My five ideas for getting the spectrum situation sorted out here in the USA in the short to medium term. This doesn’t include any sort of 600MHz-band incentive auction because that wont be ready for devices until 2017 at least, if not 2020.
- Grant Verizon’s AWS spectrum acquisition from the cable companies on the two following conditions – they sell their 700MHz A&B block spectrum (probably to AT&T and regional carriers) and they sell their AWS F block holding (presumably to T-Mobile, giving it enough spectrum to deploy LTE on the entirety of the eastern half of the US). The second condition would be a tough sell for Verizon – thats a ton of valuable spectrum, but its also not likely to be used for a good 4 years assuming they use their newly acquired block first – the only major metro areas they don’t own in the newly acquired cable spectrum is Buffalo NY and Cincinatti OH, not exactly hotbeds of technological innovation demanding higher speeds (plus, AT&T owns those licenses, maybe they swap them for some of the B licenses Verizon owns).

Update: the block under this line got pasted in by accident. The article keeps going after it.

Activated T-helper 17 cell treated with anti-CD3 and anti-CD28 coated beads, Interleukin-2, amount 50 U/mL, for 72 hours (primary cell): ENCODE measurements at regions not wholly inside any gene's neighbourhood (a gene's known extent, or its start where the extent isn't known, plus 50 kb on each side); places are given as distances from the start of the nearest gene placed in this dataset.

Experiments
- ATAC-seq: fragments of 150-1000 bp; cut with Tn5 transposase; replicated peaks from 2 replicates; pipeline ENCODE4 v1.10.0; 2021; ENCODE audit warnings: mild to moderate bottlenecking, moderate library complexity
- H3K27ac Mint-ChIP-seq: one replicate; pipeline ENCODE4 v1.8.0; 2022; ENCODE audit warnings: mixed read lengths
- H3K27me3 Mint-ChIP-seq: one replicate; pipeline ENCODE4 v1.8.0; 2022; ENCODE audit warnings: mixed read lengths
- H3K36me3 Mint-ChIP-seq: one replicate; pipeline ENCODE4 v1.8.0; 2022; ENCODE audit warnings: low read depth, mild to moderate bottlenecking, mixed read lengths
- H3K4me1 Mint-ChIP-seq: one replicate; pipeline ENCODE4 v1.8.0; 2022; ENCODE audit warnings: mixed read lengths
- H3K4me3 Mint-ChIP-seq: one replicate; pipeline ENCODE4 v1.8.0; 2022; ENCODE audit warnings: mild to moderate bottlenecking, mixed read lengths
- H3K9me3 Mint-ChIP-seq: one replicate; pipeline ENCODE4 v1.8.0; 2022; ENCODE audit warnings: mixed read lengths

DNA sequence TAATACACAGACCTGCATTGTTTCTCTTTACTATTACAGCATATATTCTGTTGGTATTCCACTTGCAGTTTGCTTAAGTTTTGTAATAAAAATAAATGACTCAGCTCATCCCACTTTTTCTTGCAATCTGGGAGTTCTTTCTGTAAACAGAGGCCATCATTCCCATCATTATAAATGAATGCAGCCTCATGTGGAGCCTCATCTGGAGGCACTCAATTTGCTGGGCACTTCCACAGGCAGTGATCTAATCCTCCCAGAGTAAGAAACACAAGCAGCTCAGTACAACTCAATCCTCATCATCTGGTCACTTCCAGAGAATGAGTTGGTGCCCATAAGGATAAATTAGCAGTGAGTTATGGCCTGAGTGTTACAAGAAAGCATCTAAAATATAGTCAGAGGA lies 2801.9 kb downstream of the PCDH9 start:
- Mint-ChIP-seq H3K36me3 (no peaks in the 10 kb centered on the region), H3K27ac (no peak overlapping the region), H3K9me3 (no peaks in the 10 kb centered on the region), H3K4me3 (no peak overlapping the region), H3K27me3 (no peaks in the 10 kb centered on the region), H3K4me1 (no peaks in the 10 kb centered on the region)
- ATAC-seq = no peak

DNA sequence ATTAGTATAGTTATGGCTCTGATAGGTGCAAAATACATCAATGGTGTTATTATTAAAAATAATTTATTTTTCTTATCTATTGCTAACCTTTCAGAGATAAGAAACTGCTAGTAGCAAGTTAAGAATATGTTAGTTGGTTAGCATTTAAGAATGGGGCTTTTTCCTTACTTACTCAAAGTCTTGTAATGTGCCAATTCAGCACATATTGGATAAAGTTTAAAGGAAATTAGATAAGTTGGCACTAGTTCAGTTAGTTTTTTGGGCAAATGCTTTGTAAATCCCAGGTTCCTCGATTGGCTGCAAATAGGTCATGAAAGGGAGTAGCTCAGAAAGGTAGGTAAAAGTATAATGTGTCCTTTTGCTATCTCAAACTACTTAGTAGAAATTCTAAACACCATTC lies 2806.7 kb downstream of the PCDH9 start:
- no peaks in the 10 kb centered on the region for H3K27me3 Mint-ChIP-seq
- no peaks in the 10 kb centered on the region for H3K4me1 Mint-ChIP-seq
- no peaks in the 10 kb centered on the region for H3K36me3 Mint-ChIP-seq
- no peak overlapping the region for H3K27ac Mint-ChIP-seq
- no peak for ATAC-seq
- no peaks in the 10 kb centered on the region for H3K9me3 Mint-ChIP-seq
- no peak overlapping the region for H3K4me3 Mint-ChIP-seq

- Grant Dish Network their request to turn their 40MHz spectrum holdings into terrestrial cellular spectrum. Swap the necessary spectrum pieces such that the new spectrum is AWS-1 adjacent – free up the spectrum between 1755-1800MHz (currently used by DoD), swap the 2000-2020 band with 1780-1800 (put first priority to free up this spectrum) and pair that with 2180-2200; then auction off 1755-1780 paired with 2155-2180 at a later date after the spectrum has been completely vacated. Try to get the first 20MHz swap done by end of 2014 for the first LTE-Adv devices, and the latter 50MHz by 2017.
- Find other spectrum to trade Lightsquared’s current GPS-adjacent holdings with so it can proceed with building their network. If it is not possible to relocate LS’s holdings, then they’ll just have to give up.
- Issue an order against spectrum warehousing – all spectrum that is currently not used and has not been used either since allocation or in the last 4 years must be either returned to the FCC or sold to another party (who would still be on the hook with above requirements) before January 1, 2016. Exemptions will be granted on a case-by-case basis for those companies who have spectrum for future expansion (the FCC will judge how likely and capable they are in their plans and grant or deny).
- All future auctions will not be sold to the highest bidder, but rather companies with the least warehoused spectrum and that show the best business plan to deploy equipment to use that spectrum. Both technical and financial factors will be considered. The goal here is to not raise subscribers bills, and provide for faster mobile broadband.